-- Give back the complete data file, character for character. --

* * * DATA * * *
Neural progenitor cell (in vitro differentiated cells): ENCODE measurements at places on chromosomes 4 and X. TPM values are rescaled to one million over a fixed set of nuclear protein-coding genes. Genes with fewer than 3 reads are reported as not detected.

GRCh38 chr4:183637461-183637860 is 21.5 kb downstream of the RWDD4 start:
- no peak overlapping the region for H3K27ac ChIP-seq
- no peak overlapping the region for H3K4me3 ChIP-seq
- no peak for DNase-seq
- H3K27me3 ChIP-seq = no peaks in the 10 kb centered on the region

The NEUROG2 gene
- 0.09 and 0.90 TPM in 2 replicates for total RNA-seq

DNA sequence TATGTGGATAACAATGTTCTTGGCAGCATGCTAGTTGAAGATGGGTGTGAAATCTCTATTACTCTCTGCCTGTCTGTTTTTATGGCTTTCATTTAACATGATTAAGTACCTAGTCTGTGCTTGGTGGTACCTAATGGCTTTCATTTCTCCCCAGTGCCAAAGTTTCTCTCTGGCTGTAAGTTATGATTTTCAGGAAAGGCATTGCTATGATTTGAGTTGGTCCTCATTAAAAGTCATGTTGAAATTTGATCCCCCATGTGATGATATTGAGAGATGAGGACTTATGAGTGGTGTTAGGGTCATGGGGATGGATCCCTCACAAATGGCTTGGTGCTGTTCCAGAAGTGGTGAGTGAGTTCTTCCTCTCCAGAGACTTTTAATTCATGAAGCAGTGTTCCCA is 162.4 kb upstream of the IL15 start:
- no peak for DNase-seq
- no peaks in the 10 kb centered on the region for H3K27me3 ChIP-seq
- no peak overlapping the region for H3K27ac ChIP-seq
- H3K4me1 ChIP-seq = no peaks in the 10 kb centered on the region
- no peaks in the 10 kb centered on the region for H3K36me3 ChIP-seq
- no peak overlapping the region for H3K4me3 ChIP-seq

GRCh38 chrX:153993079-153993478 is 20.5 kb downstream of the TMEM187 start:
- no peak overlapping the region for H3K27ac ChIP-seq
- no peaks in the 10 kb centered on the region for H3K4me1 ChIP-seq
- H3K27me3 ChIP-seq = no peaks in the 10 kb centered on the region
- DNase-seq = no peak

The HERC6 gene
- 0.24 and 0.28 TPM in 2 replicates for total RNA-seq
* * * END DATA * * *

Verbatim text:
Neural progenitor cell (in vitro differentiated cells): ENCODE measurements at places on chromosomes 4 and X. TPM values are rescaled to one million over a fixed set of nuclear protein-coding genes. Genes with fewer than 3 reads are reported as not detected.

GRCh38 chr4:183637461-183637860 is 21.5 kb downstream of the RWDD4 start:
- no peak overlapping the region for H3K27ac ChIP-seq
- no peak overlapping the region for H3K4me3 ChIP-seq
- no peak for DNase-seq
- H3K27me3 ChIP-seq = no peaks in the 10 kb centered on the region

The NEUROG2 gene
- 0.09 and 0.90 TPM in 2 replicates for total RNA-seq

DNA sequence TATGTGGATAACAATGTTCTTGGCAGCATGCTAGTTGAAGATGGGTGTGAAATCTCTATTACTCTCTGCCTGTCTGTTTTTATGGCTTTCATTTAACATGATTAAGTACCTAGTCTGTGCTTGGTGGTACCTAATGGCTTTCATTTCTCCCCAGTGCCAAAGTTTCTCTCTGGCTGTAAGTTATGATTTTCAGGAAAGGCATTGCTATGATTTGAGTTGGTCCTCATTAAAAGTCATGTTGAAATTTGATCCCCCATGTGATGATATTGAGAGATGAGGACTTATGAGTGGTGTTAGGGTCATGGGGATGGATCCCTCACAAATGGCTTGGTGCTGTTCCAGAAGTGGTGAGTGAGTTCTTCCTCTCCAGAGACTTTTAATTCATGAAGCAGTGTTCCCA is 162.4 kb upstream of the IL15 start:
- no peak for DNase-seq
- no peaks in the 10 kb centered on the region for H3K27me3 ChIP-seq
- no peak overlapping the region for H3K27ac ChIP-seq
- H3K4me1 ChIP-seq = no peaks in the 10 kb centered on the region
- no peaks in the 10 kb centered on the region for H3K36me3 ChIP-seq
- no peak overlapping the region for H3K4me3 ChIP-seq

GRCh38 chrX:153993079-153993478 is 20.5 kb downstream of the TMEM187 start:
- no peak overlapping the region for H3K27ac ChIP-seq
- no peaks in the 10 kb centered on the region for H3K4me1 ChIP-seq
- H3K27me3 ChIP-seq = no peaks in the 10 kb centered on the region
- DNase-seq = no peak

The HERC6 gene
- 0.24 and 0.28 TPM in 2 replicates for total RNA-seq